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A CynergisTek survey found a disconnect between the security needs of the organization and senior management buy-in.
Healthcare executives are most concerned about risks associated with Internet of Things, medical devices, third-party vendors and program development/management, according to the findings of a new survey from CynergisTek.
One of the glaring results of the survey is that despite 40% of health executives claiming that third-party vendors are their organization’s biggest threat, just 60% are doing pre- and post-acquisition security evaluations of vendors. In fact, 13% indicated that they never review vendor security evaluations.
CynergisTek said this finding suggests that evaluations are inadequate and that there is a disconnect between what is being evaluated and the security team.
The survey findings lead up to one conclusion: “It’s time to change our habits,” CynergisTek noted.
While medical devices are a top cybersecurity concern, none of the respondents indicated having an effective medical device strategy in place. What’s more, 26% reported not having a process in place at all. Roughly 75% have a strategy in place but do not know if it’s effective.
Of the respondents, 40% did not know if their board was more or less involved with privacy and cybersecurity compared to past years. These respondents do not know what their boards hear or discuss regarding privacy and security. The remaining 60% said their board is more involved than in years past.
More than half (54%) of respondents said resources are the biggest challenge to meeting privacy and security needs. And 50% said culture is the most important factor for retaining cybersecurity staff.
Healthcare executives indicated that the biggest barriers to changing culture are accountability (39%) and old habits die hard (39%).
While a majority of the executives are most concerned about third-party vendors, social engineering and phishing and insiders each received 27% of the vote.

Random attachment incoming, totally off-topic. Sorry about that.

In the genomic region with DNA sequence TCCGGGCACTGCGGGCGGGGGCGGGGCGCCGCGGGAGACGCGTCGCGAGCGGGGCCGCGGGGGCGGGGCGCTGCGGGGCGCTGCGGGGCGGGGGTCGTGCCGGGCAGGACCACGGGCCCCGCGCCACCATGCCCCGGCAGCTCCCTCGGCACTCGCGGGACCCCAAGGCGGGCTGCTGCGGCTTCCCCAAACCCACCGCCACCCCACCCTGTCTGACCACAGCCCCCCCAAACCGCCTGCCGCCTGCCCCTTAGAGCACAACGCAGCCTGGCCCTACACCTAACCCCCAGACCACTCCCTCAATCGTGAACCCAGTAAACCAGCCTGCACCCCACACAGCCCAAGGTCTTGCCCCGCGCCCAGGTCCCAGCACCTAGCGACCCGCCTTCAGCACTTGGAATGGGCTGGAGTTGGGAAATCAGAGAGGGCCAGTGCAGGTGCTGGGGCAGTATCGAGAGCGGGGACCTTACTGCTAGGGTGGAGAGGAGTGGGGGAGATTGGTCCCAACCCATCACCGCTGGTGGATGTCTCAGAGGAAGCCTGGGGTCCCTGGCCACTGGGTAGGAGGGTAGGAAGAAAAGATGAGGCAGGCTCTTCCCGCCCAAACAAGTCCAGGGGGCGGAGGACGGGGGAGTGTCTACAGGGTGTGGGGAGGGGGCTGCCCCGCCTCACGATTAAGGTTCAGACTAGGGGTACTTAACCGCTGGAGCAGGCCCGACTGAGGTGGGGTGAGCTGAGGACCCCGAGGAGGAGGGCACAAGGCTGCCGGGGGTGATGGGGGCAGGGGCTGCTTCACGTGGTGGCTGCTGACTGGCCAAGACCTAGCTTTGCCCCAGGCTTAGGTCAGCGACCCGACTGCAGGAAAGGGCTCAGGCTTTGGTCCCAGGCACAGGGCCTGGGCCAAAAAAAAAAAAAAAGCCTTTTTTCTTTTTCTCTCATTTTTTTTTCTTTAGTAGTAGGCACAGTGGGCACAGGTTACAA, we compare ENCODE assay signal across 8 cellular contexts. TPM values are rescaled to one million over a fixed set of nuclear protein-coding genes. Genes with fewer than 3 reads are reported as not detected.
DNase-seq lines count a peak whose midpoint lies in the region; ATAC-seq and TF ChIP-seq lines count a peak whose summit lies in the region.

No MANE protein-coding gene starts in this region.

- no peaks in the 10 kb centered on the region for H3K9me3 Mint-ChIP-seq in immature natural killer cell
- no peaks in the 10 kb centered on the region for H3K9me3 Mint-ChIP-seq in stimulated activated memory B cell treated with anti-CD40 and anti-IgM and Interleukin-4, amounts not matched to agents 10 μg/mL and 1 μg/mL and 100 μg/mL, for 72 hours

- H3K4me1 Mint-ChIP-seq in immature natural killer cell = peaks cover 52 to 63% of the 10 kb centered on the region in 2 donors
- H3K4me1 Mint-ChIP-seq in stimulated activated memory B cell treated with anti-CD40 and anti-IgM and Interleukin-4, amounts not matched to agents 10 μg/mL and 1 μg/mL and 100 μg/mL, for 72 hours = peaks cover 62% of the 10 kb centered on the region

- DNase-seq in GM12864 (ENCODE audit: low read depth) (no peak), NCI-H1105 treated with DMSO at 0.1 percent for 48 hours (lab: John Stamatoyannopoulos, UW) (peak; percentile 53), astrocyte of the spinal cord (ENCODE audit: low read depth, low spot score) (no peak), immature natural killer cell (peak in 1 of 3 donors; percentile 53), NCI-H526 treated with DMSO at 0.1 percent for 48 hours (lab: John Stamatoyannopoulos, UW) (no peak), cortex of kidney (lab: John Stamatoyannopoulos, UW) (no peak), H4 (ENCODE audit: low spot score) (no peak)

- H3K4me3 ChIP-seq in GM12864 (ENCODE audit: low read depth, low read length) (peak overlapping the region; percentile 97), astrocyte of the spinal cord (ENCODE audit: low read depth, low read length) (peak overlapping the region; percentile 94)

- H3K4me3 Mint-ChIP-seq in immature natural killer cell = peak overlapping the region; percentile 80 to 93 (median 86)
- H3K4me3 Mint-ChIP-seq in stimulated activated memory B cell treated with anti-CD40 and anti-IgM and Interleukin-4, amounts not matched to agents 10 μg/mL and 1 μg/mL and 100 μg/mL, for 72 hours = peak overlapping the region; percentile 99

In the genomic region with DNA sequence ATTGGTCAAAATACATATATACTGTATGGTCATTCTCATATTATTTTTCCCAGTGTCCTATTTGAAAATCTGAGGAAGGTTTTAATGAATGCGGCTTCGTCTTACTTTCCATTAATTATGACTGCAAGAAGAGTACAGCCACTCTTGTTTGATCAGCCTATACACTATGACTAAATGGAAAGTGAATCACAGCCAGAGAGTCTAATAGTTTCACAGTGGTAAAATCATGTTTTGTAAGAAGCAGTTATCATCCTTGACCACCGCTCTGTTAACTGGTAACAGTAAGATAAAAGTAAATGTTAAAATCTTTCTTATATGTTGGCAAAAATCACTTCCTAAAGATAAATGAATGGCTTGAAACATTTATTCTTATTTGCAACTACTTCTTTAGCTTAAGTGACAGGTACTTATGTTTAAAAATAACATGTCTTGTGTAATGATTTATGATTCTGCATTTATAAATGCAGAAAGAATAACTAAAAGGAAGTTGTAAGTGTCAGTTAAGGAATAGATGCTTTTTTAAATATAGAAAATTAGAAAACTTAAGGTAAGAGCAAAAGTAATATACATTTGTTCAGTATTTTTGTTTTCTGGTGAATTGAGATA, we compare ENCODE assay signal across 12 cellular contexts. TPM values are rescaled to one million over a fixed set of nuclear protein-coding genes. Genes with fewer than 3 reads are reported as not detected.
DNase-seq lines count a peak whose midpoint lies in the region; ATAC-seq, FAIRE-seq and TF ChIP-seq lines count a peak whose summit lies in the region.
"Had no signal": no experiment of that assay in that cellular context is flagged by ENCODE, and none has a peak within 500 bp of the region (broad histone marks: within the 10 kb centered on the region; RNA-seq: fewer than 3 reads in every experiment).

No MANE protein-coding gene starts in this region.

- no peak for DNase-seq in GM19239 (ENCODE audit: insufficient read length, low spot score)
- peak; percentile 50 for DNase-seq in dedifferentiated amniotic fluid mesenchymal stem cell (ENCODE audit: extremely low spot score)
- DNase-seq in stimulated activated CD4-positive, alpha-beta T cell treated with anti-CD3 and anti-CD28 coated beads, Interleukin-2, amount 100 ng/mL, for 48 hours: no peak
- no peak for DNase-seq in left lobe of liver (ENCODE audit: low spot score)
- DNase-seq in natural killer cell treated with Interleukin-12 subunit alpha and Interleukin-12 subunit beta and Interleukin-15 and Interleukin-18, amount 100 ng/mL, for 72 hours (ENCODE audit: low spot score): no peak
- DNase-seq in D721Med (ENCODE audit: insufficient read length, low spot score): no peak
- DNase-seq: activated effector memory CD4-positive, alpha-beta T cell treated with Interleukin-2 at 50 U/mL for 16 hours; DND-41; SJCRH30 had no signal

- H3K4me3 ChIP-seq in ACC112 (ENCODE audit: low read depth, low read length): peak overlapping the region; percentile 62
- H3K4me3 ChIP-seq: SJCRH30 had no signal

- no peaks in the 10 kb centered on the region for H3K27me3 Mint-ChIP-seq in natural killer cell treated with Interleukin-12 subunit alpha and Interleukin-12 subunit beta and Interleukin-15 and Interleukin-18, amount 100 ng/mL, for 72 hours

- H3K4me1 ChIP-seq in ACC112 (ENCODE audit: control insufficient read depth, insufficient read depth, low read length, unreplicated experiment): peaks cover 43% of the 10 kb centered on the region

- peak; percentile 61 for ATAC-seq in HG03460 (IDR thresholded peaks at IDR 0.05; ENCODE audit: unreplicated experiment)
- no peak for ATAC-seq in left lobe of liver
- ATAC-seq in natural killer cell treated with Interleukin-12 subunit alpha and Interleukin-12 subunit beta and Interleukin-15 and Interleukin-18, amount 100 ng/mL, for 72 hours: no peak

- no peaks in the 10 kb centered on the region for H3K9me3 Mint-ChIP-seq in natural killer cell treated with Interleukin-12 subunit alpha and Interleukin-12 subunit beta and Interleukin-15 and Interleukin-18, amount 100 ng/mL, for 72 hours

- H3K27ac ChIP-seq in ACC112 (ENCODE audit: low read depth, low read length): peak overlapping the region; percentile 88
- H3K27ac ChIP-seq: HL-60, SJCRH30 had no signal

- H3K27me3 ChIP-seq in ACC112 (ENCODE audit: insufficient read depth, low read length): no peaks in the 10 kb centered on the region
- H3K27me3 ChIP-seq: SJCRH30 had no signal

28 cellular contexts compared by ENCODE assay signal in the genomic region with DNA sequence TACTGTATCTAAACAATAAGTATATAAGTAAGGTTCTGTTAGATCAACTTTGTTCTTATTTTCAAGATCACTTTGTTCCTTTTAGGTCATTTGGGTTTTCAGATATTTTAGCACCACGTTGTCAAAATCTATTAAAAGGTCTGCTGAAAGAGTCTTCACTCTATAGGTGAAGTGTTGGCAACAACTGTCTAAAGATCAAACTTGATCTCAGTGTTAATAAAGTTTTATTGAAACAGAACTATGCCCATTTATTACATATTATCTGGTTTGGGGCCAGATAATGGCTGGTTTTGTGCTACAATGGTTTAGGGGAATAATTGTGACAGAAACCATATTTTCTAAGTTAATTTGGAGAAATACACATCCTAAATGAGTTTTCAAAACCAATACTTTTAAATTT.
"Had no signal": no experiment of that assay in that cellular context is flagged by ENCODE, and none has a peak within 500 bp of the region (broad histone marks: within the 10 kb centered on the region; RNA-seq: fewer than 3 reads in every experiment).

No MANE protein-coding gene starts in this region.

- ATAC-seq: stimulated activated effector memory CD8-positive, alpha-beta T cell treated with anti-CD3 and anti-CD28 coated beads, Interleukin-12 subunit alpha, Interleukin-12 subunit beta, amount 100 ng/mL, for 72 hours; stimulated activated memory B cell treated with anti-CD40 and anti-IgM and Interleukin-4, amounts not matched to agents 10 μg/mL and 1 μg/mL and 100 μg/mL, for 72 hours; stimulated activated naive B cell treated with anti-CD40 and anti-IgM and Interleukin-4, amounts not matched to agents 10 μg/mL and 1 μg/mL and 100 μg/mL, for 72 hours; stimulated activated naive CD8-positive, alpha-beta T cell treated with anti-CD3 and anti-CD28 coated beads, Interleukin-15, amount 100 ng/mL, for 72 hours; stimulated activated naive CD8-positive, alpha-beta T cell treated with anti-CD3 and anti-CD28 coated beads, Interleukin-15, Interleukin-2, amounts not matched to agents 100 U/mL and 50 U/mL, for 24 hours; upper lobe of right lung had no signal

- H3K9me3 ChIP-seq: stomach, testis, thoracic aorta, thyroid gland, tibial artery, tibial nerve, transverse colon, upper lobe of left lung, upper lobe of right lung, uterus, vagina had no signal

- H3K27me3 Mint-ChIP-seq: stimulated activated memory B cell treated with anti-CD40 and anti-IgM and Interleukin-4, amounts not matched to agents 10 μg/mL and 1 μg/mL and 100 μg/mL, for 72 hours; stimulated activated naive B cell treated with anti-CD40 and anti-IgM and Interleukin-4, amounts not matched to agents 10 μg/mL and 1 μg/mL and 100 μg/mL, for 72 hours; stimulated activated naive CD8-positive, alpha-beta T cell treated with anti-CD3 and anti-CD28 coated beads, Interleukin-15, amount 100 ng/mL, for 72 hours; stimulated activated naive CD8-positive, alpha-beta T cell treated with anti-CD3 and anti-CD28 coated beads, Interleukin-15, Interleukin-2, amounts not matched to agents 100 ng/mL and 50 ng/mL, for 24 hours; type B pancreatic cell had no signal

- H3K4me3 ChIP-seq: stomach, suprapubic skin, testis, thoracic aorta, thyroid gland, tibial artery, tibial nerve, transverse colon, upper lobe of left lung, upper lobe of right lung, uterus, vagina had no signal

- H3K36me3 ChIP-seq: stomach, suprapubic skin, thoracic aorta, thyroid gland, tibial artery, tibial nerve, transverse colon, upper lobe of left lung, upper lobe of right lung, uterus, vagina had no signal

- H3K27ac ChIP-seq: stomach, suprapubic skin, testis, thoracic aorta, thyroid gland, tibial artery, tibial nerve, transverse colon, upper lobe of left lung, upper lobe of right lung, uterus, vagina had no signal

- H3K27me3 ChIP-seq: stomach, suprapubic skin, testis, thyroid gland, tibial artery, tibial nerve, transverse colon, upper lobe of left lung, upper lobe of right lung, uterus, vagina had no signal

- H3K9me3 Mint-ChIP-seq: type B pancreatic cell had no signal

Despite 28% of respondents claiming that their organization conducts incident response exercises multiple times a year, the same amount indicated they never do.
Nearly 70% answered that resources required to mature their user access monitoring program is the biggest barrier to expanding it. Only 11% said the biggest barrier is executive level buy-in from senior management.
“The fact that the vast majority of respondents report a lack of resources as a serious constraint against their cybersecurity program and senior management buy-in as the least concern shows there is a huge disconnect happening and is extremely troubling,” said David Finn, executive vice president of strategic innovation at CynergisTek. “If executive leadership truly understood the business risks posed by inadequate cybersecurity and realized the major operational, financial and patient safety implications a security can have, they would ensure any and all resources needed were available.”
CynergisTek administered the survey last month to roughly 60 healthcare executives at its Compliance Assist Partner Program Community Conference: Cybersecurity 2019., The survey focused on the pressing issues facing healthcare cybersecurity and privacy. Topics included vendor breaches and risks, new state privacy laws, privacy and security culture and medical device security.
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